The Cathedral of St. Philip - Atlanta, GA

We Remember

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A sermon by Canon Cathy Zappa
The Sunday after All Saints’ Day – Year A

 

I’m going to take a page out of the Book of Revelation and, like John, tell you a story about something I’ve seen—a vision I had this week of the Communion of Saints and the Kingdom of God.

That’s right. I have visions. We all do. That’s a big part of what we do as Church: we see things—things that, sometimes, others can’t see, at least not yet. And we remember, especially in our scriptures and worship, what others have seen and heard before us. We’re shaped by these visions, and they become ours, and we cast them out into the world.

So yes, I had a vision, here, at our Homeless Requiem on All Saints’ Day.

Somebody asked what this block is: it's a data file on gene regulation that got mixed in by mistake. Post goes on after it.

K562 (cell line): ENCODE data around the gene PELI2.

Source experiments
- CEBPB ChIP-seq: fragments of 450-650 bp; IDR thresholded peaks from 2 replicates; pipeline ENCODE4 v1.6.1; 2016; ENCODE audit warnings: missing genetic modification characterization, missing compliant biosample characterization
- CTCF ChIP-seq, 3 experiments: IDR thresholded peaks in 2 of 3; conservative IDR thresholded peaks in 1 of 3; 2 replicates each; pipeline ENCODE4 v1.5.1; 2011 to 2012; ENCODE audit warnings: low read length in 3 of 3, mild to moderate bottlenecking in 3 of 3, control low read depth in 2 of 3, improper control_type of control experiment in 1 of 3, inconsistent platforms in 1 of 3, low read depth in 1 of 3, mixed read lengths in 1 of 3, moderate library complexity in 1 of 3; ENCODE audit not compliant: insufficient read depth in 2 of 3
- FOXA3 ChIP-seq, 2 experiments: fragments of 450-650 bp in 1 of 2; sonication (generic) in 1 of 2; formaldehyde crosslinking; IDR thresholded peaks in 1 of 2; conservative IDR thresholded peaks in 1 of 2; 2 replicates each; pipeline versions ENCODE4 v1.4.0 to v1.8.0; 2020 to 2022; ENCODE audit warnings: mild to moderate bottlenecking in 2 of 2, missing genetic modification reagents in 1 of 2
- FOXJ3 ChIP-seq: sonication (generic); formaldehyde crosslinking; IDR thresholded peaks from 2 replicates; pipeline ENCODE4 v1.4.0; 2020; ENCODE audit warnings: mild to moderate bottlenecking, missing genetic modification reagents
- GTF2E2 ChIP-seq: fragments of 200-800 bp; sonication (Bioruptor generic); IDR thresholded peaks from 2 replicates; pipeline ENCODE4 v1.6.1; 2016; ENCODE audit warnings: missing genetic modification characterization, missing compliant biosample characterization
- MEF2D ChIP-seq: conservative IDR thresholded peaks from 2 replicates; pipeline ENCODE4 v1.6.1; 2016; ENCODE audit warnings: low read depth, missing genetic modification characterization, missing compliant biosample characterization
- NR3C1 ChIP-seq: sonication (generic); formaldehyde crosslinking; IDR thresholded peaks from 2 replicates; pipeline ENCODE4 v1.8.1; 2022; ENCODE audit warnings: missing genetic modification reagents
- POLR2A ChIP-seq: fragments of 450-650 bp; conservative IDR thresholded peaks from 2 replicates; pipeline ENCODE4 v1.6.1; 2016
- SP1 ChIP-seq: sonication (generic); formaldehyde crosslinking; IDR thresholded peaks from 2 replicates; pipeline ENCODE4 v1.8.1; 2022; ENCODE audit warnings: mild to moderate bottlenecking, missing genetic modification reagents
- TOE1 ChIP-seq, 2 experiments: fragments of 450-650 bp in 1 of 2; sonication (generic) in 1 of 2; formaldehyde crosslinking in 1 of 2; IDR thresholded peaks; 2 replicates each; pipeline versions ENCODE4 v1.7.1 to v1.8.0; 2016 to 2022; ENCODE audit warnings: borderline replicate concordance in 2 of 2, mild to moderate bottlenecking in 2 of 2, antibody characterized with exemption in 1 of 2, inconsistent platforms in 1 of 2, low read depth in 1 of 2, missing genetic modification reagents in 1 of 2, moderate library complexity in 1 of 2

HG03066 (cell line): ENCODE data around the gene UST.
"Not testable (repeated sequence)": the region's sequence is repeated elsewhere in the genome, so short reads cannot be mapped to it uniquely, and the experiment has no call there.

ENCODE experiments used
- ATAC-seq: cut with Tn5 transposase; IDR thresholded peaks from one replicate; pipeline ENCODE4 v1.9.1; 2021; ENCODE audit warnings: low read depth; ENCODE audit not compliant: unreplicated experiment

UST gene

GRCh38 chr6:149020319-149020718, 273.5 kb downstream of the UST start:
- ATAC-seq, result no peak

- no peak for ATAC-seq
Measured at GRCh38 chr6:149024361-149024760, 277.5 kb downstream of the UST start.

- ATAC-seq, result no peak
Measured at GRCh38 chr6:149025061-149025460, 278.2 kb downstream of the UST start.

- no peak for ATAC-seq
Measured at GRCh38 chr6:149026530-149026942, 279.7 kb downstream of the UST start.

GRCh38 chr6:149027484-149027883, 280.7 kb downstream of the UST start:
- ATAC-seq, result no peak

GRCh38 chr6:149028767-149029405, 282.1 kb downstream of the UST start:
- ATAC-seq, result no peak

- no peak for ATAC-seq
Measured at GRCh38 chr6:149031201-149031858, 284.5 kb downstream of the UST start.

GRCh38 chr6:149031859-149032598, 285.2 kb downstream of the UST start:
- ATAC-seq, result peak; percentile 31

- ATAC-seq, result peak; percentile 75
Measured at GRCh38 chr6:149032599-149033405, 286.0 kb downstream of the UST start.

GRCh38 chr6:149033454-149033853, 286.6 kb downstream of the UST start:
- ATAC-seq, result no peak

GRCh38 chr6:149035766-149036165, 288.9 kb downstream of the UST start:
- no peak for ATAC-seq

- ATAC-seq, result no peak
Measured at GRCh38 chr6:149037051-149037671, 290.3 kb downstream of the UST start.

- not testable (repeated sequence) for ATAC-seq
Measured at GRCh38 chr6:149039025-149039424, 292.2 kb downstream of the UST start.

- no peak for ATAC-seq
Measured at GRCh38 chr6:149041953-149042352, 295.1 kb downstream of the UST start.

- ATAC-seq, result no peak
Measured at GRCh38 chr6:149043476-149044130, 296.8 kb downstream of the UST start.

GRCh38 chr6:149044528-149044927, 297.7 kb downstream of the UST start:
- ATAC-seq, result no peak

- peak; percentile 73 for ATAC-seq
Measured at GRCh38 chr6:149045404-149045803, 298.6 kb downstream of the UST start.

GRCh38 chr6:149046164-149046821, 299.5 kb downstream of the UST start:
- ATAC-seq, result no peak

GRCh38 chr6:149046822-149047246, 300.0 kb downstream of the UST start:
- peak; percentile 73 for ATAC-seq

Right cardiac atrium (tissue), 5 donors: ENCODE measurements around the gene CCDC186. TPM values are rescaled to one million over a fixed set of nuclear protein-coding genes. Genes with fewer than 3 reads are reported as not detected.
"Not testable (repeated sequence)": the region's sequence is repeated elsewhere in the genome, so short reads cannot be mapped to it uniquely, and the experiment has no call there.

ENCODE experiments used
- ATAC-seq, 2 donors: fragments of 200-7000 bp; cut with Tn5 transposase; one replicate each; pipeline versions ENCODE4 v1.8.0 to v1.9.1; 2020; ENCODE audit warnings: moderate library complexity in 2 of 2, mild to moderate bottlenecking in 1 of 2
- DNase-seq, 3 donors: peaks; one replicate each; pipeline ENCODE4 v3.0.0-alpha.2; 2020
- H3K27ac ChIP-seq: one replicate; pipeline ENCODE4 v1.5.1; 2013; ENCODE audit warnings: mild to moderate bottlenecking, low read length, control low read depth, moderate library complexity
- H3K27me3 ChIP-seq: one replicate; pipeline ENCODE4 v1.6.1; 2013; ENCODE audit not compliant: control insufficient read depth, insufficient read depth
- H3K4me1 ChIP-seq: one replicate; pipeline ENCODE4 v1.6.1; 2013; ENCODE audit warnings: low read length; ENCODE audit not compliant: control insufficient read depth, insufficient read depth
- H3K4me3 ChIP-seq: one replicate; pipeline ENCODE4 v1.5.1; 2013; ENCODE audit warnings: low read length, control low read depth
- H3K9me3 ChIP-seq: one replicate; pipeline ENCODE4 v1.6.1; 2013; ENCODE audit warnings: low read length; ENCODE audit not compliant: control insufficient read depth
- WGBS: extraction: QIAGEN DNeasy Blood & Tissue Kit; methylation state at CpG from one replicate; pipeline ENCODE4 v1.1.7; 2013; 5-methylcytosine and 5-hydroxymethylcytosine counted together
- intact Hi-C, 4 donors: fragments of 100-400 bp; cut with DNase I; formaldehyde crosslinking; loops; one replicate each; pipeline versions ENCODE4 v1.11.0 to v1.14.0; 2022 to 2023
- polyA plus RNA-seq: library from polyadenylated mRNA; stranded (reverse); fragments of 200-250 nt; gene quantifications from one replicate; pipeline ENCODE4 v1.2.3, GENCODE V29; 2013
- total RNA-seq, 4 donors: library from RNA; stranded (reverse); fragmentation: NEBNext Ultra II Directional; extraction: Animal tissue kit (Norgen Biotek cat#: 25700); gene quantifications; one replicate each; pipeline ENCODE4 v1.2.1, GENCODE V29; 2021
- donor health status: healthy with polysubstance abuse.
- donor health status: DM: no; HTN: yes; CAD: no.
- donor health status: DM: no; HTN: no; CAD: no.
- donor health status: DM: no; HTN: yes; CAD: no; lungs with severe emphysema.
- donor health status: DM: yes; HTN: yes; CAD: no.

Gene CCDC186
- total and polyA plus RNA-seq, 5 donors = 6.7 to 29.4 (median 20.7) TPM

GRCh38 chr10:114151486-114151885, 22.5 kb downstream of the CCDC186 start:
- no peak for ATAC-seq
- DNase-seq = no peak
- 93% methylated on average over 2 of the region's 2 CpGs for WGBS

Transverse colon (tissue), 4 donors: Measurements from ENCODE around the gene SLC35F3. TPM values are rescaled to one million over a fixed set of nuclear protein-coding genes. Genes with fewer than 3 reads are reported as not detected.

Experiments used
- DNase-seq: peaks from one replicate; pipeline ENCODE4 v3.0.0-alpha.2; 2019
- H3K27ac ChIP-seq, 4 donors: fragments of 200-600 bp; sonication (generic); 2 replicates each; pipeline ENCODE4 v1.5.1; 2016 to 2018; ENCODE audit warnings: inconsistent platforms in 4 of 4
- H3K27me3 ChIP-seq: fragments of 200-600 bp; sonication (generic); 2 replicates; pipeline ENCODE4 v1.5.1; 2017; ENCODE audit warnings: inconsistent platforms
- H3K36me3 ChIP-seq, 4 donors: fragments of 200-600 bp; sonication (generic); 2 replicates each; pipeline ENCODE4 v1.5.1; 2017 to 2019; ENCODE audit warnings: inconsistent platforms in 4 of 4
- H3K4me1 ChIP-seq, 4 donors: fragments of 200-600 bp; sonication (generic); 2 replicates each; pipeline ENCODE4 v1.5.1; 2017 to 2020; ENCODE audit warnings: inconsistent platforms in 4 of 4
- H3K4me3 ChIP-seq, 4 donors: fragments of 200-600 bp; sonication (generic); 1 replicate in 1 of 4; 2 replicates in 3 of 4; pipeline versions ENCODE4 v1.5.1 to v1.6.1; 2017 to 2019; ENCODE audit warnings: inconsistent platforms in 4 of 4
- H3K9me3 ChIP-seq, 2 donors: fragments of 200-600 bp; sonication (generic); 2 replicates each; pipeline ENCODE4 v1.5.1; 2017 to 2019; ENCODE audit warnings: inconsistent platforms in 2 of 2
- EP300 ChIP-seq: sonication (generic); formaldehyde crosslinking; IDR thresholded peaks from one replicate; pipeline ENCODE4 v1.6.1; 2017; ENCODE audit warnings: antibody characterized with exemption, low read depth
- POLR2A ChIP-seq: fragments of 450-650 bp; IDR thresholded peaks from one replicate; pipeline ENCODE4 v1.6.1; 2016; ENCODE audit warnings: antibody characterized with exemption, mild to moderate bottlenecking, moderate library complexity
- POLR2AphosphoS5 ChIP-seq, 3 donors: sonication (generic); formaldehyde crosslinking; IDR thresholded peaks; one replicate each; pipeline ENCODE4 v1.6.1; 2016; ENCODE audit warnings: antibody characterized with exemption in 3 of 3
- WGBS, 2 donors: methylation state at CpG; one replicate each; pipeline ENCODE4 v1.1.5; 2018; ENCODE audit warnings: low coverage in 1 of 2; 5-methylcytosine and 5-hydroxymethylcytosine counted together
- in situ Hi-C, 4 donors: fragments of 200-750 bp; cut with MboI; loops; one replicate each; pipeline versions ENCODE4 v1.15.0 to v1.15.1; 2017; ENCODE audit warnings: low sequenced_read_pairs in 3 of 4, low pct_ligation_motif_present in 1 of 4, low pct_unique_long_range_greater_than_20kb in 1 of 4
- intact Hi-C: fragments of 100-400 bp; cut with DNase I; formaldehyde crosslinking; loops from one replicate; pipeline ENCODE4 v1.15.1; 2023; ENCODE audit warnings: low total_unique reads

After months of preparation, I looked, and there was a great multitude that no one could count (that is, except for our ushers!) from many nations, peoples, streets, and shelters—and from no shelter at all except that provided by the One seated on the throne.

I saw all kinds of saints, gathered here to serve and be served, to bless and to be blessed, to remember and to be remembered. There were saints from this parish, preparing and caring for our guests in so many ways. There were saints from Soul Changers Recovery Foundation, in crisp white shirts and black slacks, proudly helping people navigate our halls. I saw saints, humbly washing the dirty, tired feet of strangers; and I saw saints, bravely letting a stranger see and wash their dirty, tired feet. I saw saints from Atlanta Mission, who’d experienced such hospitality here that they were eager to come back next year... to volunteer.